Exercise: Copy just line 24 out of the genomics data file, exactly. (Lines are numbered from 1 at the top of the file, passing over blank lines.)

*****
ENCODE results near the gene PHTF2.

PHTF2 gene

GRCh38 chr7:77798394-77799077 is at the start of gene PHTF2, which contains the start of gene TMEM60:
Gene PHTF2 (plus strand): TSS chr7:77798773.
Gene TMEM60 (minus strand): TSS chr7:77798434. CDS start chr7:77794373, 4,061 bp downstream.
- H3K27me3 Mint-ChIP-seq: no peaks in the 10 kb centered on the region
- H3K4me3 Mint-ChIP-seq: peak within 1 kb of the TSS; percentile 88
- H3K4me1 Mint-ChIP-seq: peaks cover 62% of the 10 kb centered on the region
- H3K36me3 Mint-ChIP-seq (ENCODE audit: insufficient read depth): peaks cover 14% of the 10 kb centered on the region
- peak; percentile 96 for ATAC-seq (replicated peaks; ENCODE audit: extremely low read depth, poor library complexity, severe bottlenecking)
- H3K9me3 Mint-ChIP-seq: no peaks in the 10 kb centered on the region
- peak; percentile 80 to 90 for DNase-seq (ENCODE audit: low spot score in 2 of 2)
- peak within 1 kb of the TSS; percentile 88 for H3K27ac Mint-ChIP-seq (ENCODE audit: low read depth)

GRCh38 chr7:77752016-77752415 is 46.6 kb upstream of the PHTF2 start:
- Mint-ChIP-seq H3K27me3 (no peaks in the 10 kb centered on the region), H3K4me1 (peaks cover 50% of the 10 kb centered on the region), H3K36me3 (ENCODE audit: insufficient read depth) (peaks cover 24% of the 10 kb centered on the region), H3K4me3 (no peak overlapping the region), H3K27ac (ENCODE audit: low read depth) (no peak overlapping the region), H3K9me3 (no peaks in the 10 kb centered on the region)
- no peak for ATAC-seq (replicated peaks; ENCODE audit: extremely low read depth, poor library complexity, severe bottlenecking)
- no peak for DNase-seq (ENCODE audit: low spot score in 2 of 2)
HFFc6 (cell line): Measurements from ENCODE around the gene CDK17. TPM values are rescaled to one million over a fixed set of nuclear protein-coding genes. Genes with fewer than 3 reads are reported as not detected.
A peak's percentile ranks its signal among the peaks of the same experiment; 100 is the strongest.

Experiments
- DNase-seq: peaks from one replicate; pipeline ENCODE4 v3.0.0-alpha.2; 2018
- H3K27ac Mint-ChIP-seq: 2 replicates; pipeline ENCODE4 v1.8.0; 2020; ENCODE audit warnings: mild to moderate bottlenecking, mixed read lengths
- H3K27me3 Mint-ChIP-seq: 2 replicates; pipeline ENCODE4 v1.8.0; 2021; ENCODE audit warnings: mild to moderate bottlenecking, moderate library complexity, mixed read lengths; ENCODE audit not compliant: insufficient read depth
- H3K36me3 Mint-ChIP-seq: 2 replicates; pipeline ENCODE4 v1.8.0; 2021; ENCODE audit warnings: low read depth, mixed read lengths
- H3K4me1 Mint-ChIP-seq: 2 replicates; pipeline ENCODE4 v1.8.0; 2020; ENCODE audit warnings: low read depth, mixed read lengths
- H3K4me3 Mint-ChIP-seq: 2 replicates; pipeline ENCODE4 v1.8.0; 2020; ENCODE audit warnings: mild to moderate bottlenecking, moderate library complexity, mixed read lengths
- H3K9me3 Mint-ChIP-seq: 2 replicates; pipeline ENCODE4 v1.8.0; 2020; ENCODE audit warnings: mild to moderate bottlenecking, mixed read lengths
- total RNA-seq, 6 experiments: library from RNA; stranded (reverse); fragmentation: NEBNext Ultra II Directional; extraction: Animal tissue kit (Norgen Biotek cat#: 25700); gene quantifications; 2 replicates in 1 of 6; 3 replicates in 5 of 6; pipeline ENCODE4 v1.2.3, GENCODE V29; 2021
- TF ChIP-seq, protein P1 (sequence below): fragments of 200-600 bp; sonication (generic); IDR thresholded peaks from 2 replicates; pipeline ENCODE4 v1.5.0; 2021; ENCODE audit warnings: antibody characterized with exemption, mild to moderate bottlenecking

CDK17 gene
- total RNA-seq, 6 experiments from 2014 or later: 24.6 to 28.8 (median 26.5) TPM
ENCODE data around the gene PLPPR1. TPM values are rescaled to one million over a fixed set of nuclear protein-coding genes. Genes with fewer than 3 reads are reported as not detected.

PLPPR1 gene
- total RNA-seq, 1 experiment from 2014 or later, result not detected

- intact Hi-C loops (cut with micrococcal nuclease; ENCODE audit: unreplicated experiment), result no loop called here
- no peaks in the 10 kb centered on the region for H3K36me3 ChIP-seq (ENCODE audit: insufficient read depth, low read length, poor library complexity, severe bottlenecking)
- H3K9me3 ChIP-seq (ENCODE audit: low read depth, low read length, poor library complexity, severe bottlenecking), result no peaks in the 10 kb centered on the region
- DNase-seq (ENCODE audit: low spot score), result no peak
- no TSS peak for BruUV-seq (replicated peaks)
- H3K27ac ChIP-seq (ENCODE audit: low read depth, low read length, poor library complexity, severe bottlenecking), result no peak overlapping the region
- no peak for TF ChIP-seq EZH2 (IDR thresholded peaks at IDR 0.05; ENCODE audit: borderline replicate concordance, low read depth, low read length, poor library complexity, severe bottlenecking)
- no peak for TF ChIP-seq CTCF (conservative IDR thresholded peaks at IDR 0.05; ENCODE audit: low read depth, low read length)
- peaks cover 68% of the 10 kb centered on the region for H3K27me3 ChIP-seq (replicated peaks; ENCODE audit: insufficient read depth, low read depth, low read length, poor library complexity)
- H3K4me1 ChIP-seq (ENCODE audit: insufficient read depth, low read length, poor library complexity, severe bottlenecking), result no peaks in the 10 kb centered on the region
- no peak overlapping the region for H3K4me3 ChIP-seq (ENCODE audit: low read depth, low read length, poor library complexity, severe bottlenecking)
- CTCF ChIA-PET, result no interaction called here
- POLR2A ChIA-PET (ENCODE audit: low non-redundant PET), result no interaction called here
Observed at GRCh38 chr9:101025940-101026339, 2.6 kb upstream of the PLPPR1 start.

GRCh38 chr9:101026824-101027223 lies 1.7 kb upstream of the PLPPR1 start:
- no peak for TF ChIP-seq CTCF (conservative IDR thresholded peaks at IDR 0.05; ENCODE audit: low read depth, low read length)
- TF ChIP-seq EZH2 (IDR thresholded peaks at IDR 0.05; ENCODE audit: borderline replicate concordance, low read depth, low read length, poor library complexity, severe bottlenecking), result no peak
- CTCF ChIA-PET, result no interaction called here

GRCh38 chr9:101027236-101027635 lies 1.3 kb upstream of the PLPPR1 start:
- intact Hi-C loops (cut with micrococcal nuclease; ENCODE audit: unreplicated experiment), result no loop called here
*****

- H3K36me3 Mint-ChIP-seq: 2 replicates; pipeline ENCODE4 v1.8.0; 2021; ENCODE audit warnings: low read depth, mixed read lengths